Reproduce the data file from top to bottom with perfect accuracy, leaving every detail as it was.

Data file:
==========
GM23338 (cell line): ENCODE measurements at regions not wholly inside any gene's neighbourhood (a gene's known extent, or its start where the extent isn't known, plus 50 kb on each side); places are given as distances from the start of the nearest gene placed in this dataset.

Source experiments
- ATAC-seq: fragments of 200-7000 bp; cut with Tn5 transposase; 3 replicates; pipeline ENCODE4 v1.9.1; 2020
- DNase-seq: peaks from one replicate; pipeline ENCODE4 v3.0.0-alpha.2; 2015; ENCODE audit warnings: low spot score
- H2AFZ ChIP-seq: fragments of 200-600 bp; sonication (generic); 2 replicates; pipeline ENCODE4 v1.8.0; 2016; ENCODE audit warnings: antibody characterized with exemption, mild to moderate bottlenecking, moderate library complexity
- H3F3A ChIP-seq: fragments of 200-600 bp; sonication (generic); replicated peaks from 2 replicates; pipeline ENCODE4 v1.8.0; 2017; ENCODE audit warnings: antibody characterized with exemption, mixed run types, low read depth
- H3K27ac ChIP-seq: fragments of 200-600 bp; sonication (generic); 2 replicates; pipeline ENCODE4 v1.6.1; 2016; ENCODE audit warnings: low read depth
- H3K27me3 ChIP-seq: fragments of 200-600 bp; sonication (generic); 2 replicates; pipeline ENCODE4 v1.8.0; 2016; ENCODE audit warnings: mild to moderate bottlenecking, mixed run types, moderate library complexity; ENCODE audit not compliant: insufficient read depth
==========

GM23338 (cell line): ENCODE measurements at regions not wholly inside any gene's neighbourhood (a gene's known extent, or its start where the extent isn't known, plus 50 kb on each side); places are given as distances from the start of the nearest gene placed in this dataset.

Source experiments
- ATAC-seq: fragments of 200-7000 bp; cut with Tn5 transposase; 3 replicates; pipeline ENCODE4 v1.9.1; 2020
- DNase-seq: peaks from one replicate; pipeline ENCODE4 v3.0.0-alpha.2; 2015; ENCODE audit warnings: low spot score
- H2AFZ ChIP-seq: fragments of 200-600 bp; sonication (generic); 2 replicates; pipeline ENCODE4 v1.8.0; 2016; ENCODE audit warnings: antibody characterized with exemption, mild to moderate bottlenecking, moderate library complexity
- H3F3A ChIP-seq: fragments of 200-600 bp; sonication (generic); replicated peaks from 2 replicates; pipeline ENCODE4 v1.8.0; 2017; ENCODE audit warnings: antibody characterized with exemption, mixed run types, low read depth
- H3K27ac ChIP-seq: fragments of 200-600 bp; sonication (generic); 2 replicates; pipeline ENCODE4 v1.6.1; 2016; ENCODE audit warnings: low read depth
- H3K27me3 ChIP-seq: fragments of 200-600 bp; sonication (generic); 2 replicates; pipeline ENCODE4 v1.8.0; 2016; ENCODE audit warnings: mild to moderate bottlenecking, mixed run types, moderate library complexity; ENCODE audit not compliant: insufficient read depth